Community Early Warning Systems (CEWS)

Although often referred to as the “last mile” in an end-to-end EWS, the community is better imagined as the “first mile,” where warning information must at the very least reach and be acted upon. Well-informed communities are familiar with priority risks. Communities are the first responders in protecting their households and disadvantaged individuals.

Many communities are motivated and able independently to drive EWS from the local level without waiting for information or warning from the outside. Other communities are prepared to receive monitoring or warning information and subsequently organize and implement a set of appropriate responses. As seen in the Hyogo Framework for Action (HFA), ‘people centered’ approach goes beyond the concept of the community as a receiver to one where they can also be a producer and facilitator of early warning information.

A Community Early Warning System (CEWS) is understood to be an effort by or with, but not for, a community to systematically collect, compile and/or analyze information that enables the dissemination of warning messages that when actionable can help the community (or others 'downstream') reduce harm or loss from a hazard (or threat) event (or process).

More commonly known by the term community-based EWS, the generic adaptation ‘CEWS’ permits a useful distinction between community-based and community-driven systems. An EWS can be based in a community without being owned or driven by that community. The most lasting impact, however, occurs when a community has a strong understanding of the EWS.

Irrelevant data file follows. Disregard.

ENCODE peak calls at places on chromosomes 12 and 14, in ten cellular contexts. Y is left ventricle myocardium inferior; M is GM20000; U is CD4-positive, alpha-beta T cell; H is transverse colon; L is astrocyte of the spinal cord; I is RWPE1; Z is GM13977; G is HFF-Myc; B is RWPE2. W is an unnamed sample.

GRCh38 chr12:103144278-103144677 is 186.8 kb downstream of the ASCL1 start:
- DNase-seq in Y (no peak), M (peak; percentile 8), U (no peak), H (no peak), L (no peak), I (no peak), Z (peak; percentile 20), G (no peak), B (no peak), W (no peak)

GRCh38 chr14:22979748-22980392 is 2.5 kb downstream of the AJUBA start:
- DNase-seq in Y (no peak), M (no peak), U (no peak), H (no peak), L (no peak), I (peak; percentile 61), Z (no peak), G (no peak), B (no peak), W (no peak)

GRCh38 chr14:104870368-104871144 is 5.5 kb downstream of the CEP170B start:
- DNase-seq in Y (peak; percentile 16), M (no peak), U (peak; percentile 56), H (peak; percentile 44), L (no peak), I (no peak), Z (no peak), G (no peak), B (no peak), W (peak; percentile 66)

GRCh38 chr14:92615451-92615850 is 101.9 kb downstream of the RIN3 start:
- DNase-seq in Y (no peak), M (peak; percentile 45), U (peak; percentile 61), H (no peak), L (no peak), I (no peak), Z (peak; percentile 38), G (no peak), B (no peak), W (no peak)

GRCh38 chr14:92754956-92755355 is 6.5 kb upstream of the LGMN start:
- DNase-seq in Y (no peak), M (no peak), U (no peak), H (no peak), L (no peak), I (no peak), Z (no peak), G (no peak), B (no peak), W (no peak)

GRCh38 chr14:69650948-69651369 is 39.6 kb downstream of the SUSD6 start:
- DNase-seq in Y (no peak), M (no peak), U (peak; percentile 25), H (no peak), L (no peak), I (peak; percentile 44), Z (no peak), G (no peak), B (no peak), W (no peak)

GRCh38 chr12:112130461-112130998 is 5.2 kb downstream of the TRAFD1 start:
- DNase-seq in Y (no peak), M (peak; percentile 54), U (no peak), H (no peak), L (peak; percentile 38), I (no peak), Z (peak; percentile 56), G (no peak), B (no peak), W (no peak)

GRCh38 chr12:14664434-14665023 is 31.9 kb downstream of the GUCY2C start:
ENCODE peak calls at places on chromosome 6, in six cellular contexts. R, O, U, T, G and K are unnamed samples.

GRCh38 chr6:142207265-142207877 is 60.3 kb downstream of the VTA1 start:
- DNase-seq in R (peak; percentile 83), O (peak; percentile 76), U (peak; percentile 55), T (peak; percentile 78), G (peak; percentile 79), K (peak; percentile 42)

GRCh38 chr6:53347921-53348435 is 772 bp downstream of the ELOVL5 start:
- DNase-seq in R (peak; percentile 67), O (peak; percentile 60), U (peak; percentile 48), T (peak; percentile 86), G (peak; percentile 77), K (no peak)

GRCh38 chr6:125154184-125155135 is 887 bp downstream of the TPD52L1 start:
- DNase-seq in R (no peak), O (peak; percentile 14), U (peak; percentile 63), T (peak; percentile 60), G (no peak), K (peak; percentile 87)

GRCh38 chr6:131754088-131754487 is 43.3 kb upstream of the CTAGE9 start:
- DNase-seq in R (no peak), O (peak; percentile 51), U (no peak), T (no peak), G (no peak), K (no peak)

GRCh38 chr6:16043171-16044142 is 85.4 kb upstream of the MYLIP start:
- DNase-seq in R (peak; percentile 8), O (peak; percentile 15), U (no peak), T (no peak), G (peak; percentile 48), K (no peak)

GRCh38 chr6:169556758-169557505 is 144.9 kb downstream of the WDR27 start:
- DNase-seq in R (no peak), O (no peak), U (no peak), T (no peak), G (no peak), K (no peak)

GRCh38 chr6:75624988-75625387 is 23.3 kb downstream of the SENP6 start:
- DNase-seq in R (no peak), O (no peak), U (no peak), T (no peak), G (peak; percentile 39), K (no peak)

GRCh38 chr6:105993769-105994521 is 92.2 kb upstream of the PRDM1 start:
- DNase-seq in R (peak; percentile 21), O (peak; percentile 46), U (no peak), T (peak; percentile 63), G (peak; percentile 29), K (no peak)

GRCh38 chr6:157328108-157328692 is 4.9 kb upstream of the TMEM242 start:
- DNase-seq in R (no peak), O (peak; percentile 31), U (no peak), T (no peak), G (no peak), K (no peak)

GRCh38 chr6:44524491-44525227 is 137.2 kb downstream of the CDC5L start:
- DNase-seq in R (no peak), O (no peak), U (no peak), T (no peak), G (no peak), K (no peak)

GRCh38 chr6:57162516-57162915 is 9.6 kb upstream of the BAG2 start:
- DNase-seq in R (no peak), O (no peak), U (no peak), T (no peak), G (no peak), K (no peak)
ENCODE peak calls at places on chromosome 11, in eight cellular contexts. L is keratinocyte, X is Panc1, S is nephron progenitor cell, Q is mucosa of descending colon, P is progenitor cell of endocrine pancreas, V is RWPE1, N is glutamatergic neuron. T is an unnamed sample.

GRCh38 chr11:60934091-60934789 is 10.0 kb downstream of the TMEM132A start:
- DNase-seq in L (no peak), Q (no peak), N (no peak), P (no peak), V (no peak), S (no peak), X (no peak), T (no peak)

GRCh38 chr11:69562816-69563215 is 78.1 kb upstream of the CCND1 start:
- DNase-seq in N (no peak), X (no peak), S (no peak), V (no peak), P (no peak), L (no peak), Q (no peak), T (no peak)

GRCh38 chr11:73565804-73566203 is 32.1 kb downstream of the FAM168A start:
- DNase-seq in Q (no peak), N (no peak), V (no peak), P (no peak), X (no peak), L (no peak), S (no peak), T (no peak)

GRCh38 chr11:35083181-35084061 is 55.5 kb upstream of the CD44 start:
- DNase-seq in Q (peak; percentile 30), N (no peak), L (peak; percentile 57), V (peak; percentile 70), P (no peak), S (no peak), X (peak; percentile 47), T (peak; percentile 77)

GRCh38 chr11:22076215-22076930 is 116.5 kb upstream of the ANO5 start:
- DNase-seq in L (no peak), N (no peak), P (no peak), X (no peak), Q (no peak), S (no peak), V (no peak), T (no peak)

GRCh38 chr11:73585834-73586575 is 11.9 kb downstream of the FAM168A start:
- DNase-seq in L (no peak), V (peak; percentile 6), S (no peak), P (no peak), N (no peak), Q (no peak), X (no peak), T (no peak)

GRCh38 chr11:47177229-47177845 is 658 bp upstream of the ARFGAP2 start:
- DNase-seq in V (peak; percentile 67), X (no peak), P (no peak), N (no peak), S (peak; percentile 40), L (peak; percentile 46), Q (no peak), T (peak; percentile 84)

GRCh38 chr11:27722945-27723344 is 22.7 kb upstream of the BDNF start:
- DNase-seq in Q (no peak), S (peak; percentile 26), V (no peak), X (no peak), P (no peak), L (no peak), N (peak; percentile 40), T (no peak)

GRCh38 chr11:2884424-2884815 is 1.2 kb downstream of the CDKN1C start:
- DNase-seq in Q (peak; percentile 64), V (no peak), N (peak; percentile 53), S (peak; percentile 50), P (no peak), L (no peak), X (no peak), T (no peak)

CEWS emphasizes community empowerment and ownership of the system at every stage. This helps address a key gap between receiving a warning and acting on it. CEWS enables anticipatory action at the community level by bringing communities into the center of the system, emphasizing the development of warnings that are useful and accessible, and identifying ways for people to respond to warnings that are feasible and relevant.

A Mozambique Red Cross taking part in an early warning drill in 24 de Julio, a small community outside of Mopeia.
Mozambique Red Cross’ successful early warning system helps effectively prepare communities for evacuations and easily evacuate tens of thousands of people in advance of potential disasters. Photo: © Damien Schumann / IFRC

Common Alerting Protocol (CAP)

The Common Alerting Protocol (CAP) is an international standard format for communicating emergency alerts and public warnings. It provides a standard for creating, transmitting, and receiving alerts across different warning systems and platforms. CAP provides key facts about an emergency, such as:

  • What is it?
  • Where is it?
  • How soon is it?
  • How bad is it?
  • What should people do?

The standard is designed to enable the integration of various warning systems, such as emergency broadcast systems, sirens, and mobile phone alerts, so that a single alert can be disseminated across multiple channels simultaneously. A CAP message can activate multiple alerting systems with a single input, reducing the cost, complexity, and delays when sending out alerts. With CAP, a single, consistent message disseminates quickly over all kinds of networks and channels — be it sirens, SMS texts or TV broadcast.


Benefits of CAP:

  • Interoperability: CAP works across many broadcasting and dissemination channels.
  • Completeness: The standard format covers all key facts of an emergency.
  • Simple implementation: CAP doesn’t require great investments in new infrastructure or technologies.
  • Simple XML: CAP easily integrates into many systems by using an easy XML format.
  • Multi-use format: CAP can be used for all types of hazards and emergencies.
  • Targeted: CAP alerts can be targeted to specific geographic areas to ensure only those people potentially affected by an emergency receive alerts.
  • Contextualized and actionable: CAP can be translated into different languages and easily integrates actionable messages.
  • Consistent: Following the CAP standard format ensures that emergency alerts go out in a consistent manner across all kinds of different communication and broadcasting channels.